While at Sposato, we also learned how to have difficult conversations and accept feedback on our performance without becoming defensive. Defensiveness is also a tenet of white supremacy, so being able to accept feedback is huge. After the BLM protests last year, many schools shared statements of solidarity, but we will need to have difficult conversations going forward if we are to sustain an anti-racism culture across our educational landscape.
So, let’s talk about how we can meet this moment:
- Hire more staff of color. Don’t expect Black or brown staff and leaders to fix structural or systemic issues connected to white supremacy. Hire them to do the job they’ve been hired to do, center their voices and perspectives.
- Grow the whole faculty. Conduct regular training for teachers, especially white teachers, on how to dismantle bias within themselves, their instruction, and curriculum. Hire a consultant to help audit systems, practices and curriculum for bias.
- Walk the Walk. Don’t post a statement on social media or memorize the buzzwords in the latest anti-racism book, then claim you support equity. What are you actually doing to improve the lives of your Black and brown students?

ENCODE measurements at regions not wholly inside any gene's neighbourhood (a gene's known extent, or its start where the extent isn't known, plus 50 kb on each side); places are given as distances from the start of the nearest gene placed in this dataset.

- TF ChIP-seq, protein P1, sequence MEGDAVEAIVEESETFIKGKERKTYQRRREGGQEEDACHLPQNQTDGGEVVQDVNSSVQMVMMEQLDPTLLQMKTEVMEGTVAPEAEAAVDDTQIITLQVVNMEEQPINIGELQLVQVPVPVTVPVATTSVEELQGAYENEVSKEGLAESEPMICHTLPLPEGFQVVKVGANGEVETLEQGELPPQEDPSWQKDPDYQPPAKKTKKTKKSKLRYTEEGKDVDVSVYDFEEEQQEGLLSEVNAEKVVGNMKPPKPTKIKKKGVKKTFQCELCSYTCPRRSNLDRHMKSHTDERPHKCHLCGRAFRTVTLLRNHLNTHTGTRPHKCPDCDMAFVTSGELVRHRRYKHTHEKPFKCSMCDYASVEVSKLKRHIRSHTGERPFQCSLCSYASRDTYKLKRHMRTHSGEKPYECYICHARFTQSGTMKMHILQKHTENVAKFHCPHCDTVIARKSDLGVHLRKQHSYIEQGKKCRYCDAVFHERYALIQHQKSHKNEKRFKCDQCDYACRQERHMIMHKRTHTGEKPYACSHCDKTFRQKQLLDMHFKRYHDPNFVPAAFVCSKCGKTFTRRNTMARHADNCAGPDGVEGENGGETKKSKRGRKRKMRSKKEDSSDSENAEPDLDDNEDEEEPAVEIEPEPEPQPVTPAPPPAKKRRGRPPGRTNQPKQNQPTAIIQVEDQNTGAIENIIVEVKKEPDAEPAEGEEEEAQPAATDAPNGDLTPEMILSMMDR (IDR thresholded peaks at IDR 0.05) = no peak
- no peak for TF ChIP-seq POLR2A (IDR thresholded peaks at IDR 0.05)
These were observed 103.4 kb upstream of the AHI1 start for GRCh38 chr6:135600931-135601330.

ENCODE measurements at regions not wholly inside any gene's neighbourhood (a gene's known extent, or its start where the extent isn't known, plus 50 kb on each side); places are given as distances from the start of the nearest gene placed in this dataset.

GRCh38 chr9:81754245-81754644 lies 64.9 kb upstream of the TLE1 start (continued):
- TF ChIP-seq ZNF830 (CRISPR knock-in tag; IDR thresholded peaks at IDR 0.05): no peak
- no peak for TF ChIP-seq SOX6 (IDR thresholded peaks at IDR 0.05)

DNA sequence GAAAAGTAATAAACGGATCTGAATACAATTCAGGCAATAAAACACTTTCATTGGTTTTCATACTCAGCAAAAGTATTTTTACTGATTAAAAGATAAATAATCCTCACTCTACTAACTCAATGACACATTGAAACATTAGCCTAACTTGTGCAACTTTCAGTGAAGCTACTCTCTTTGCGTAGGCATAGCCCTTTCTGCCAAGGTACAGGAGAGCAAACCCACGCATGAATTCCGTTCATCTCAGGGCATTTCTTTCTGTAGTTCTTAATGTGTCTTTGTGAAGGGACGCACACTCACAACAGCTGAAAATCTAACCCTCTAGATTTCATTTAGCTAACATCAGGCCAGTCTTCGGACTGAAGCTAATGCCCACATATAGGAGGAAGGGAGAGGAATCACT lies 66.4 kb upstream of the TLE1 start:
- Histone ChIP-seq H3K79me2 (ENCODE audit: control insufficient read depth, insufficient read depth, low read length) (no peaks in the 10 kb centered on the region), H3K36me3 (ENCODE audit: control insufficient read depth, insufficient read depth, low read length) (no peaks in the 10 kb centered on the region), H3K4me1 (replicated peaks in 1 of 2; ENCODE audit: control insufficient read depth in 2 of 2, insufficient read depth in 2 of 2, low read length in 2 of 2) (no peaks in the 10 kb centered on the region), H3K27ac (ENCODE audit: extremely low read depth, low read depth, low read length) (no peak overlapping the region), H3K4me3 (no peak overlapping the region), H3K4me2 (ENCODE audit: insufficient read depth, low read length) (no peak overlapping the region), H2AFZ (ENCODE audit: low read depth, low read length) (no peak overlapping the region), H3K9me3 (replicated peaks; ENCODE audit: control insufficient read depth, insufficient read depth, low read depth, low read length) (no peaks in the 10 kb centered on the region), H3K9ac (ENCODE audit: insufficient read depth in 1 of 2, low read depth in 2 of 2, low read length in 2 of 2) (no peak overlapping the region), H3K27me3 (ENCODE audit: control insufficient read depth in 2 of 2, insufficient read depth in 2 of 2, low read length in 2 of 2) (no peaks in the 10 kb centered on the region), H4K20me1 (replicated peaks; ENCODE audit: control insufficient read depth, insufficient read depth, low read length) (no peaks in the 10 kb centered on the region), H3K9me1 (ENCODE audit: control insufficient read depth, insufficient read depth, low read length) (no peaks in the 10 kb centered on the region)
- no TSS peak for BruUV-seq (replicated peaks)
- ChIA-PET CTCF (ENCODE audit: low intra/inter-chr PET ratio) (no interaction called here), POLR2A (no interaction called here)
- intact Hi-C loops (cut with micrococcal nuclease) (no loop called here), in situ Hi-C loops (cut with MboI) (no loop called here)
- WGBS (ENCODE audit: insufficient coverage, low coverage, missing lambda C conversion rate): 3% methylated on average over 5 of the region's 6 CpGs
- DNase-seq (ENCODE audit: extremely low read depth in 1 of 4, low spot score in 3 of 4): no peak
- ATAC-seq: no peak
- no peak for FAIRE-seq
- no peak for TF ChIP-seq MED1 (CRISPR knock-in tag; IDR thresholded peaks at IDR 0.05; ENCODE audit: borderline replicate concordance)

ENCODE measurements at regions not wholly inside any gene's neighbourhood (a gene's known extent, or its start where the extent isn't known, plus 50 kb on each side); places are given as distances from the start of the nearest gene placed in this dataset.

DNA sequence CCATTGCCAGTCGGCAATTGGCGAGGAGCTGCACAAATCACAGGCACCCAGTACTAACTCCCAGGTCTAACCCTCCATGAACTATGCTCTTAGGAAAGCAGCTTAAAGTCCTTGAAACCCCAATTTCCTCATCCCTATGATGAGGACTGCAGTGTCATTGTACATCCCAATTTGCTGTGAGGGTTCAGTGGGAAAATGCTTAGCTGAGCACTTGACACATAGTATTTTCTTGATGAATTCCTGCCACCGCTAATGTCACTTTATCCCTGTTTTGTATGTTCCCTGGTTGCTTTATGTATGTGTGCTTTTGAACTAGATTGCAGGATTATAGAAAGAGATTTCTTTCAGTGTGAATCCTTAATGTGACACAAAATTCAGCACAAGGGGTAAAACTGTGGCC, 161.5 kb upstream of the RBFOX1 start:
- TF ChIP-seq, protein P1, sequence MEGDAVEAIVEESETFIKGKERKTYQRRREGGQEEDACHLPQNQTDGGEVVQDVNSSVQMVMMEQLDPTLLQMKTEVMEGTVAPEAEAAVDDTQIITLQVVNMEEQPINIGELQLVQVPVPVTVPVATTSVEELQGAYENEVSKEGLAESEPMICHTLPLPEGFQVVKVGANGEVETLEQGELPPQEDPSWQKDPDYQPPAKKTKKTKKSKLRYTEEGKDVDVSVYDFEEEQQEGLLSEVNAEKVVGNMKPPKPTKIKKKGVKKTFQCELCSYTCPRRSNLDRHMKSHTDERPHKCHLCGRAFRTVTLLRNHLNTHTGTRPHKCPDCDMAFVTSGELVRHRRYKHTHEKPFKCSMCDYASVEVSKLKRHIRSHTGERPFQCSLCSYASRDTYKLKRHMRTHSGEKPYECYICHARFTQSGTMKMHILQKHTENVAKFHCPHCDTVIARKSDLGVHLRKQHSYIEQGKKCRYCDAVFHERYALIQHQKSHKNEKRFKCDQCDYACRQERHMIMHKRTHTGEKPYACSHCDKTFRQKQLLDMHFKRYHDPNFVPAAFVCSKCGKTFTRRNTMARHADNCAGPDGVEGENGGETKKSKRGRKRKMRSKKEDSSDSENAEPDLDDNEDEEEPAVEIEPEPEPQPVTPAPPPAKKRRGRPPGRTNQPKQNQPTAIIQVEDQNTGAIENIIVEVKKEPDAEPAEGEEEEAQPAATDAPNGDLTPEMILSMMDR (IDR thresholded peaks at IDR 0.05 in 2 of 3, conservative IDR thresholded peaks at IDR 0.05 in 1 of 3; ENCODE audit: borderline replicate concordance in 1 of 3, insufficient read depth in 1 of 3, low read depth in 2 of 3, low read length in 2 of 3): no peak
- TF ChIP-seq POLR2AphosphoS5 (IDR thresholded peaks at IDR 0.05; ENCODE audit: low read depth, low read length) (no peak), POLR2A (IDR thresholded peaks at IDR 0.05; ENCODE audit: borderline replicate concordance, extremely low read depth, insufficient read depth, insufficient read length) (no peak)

- Go the extra mile. Create safe spaces in schools where white teachers can talk about their issues, Black teachers about theirs, and they all have honest discussions afterward. Schools that create these spaces without a mandate to do so are walking the walk.
- Make teacher training accessible and affordable. Determine ways to make teacher training programs and schools more accessible to populations of prospective teachers who are traditionally underserved by keeping costs low. Consider scholarships or philanthropy for prospective teachers of color.
Dismantling white supremacy is a huge feat for all institutions and is lifelong work. Ultimately, the responsibility of a teacher is to meet the needs of all students and provide them with the education they deserve. If schools create more opportunities for reflection and ensure every student is represented, it would be a big step forward on this long road to equality.